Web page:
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‘Who is going to be harmed’?

ridenbaugh Northwest

After commenting a couple of weeks ago that the Idaho legislature was mistaken not to pass legislation to “add the words” to provide employment, housing and other other protections on the basis of sexual orientation or identity, Republican former Governor (1995-99) Phil Batt followed up with this opinion article widely reprinted in Idaho newspapers.

The Idaho Legislature has once again decided to take no action to include sexual orientation under our anti-discrimination statutes. Instead, lawmakers seriously considered state approval of anti-gay incidents if they are done because of religious convictions.

These procedures and the protests generated by them have attracted the attention of major news outlets in large cities and even that of London newspapers.

Idaho leaders have said this is of no interest to present or prospective business opportunities in our state. In my career as a legislative leader and as a governor, I found otherwise. Large Idaho corporations, and particularly Hewlett-Packard and Boise Cascade, were very much concerned about Idaho’s reputation regarding tolerance.

The long presence of practicing Nazis in North Idaho caused negative press coverage of our beloved state worldwide. HP executives and other Idaho businesspeople helped force these scumbags out. However, the main credit goes to North Idaho citizens, who detested their abominable presence.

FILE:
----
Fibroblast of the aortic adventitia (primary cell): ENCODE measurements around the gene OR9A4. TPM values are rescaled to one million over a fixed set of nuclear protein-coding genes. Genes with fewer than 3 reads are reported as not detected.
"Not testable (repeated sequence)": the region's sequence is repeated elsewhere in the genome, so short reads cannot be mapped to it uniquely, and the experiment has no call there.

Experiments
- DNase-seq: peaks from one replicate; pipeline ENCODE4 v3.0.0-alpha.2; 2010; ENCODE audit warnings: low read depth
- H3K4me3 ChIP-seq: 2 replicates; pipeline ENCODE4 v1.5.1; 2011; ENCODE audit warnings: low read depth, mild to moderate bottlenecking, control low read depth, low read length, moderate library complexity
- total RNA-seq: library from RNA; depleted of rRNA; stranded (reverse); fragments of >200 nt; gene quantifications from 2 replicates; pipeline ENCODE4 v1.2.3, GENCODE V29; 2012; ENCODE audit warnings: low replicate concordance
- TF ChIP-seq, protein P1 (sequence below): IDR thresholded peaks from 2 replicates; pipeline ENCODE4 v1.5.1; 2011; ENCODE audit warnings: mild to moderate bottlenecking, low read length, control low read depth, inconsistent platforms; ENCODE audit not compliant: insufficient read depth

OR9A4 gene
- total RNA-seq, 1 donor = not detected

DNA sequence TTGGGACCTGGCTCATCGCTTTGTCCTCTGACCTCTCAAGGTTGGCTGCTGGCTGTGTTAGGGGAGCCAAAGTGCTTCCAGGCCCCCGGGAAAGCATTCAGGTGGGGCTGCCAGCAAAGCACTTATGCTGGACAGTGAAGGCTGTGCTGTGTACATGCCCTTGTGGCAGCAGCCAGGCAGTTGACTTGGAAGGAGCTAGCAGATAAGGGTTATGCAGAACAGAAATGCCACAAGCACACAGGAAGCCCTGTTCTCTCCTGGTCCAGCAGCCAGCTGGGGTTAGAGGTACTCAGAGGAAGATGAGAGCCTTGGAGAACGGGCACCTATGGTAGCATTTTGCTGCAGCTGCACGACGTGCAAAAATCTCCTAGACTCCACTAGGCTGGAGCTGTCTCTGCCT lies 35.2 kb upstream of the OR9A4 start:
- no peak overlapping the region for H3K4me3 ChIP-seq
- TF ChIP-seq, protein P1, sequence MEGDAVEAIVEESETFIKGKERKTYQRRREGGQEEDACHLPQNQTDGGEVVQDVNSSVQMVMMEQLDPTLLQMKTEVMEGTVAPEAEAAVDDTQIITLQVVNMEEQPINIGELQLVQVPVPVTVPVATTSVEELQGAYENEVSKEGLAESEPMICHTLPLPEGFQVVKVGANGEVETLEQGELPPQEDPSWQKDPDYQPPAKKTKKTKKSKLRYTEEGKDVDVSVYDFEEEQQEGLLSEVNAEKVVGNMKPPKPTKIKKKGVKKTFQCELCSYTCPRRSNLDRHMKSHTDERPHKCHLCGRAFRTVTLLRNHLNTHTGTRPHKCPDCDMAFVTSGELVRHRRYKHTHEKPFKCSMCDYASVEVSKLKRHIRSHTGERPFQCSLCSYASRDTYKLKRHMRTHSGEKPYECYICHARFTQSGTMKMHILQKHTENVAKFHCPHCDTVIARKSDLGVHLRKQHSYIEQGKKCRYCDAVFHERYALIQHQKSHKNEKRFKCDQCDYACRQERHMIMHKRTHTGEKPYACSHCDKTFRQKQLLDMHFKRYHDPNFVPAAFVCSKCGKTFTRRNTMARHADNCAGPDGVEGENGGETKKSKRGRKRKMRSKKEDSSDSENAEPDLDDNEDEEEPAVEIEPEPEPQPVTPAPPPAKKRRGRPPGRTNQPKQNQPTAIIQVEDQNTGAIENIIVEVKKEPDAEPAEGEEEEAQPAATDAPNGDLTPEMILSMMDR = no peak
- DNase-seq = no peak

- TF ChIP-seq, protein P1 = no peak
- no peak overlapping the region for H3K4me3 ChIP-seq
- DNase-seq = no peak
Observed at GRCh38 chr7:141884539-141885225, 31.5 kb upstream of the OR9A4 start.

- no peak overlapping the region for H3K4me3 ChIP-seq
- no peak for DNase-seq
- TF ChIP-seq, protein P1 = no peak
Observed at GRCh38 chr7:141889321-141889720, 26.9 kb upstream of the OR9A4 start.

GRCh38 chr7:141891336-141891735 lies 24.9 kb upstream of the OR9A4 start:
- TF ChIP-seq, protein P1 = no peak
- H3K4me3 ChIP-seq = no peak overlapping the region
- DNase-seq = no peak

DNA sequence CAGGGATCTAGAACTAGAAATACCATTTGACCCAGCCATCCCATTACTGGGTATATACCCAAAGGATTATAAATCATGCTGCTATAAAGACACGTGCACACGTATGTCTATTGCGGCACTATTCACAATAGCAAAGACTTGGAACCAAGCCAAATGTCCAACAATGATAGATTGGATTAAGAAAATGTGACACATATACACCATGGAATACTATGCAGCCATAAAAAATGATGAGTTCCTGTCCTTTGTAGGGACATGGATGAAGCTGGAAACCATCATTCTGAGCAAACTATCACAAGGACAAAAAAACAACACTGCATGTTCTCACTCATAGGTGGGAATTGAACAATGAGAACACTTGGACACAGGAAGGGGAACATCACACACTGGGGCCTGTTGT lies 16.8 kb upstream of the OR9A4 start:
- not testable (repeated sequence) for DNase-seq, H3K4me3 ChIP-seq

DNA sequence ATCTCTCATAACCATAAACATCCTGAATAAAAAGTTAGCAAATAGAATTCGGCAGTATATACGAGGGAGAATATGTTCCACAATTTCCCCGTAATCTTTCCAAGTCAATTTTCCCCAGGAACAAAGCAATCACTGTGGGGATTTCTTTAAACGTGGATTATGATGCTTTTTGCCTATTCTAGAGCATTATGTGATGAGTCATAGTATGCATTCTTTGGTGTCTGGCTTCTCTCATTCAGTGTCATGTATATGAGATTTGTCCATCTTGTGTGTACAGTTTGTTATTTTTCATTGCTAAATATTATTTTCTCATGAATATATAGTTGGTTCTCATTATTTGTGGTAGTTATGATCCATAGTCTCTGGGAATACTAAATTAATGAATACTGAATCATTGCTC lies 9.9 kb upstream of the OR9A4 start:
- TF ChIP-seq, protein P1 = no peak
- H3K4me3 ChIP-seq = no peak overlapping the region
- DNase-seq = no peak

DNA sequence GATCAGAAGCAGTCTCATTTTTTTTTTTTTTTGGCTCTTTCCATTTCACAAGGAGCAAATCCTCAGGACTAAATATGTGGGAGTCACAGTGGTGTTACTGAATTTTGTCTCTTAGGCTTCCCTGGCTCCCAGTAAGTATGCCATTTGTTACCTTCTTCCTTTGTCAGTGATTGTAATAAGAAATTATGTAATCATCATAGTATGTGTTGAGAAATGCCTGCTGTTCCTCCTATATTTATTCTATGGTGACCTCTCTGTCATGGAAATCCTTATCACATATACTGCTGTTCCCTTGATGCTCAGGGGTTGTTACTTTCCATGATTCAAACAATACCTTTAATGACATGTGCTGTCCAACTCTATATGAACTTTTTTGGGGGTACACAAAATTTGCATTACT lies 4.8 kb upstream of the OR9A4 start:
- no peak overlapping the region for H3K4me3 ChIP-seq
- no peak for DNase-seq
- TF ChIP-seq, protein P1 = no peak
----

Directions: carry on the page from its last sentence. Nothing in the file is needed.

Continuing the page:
When an Idaho congresswoman said people of color would not live in North Idaho because it was too cold for them, we got another wave of bad publicity. She recanted her views and our good name was again restored.

Our Idaho executives told me that the state’s reputation is important to their businesses. If it is damaged, sales are hurt. Perhaps more important, it becomes much more difficult to attract outstanding, well-qualified and forward-thinking people to apply for Idaho employment.

Such is the case for a couple of my grandchildren. Max is gay. He attended Boise schools. He felt marginalized and troubled by some of the treatment he received from students and teachers. Ultimately, he dropped out, obtained his GED and moved to San Francisco.

He waited tables and washed dishes until he became a legal California resident. He then obtained a fine arts degree from a leading design school.

Max achieved a bachelor’s degree, then a master’s degree. Even before he left school, he had several job offers in the computer design field. He accepted one at a high salary plus valuable options. He is now earning considerably more and has had numerous opportunities to advance further.

His sister, Anna, followed him to California, became a resident and entered the higher education system at Cal-Berkeley. She was a great student and was shepherded through her bachelor’s and master’s degrees by professors who took a special interest. She is now pursuing a doctorate degree in biochemistry at the University of Southern California.

These young folks love Idaho and I wish they lived here so that I could see them more. However, they will never make this their home again as long as we maintain our disdain for people who are “different.”

I would like to have somebody explain to me who is going to be harmed by adding the words to our civil rights statutes prohibiting discrimination in housing and job opportunities for homosexuals.

Oh, I forgot, that might hurt the feelings of the gay bashers.

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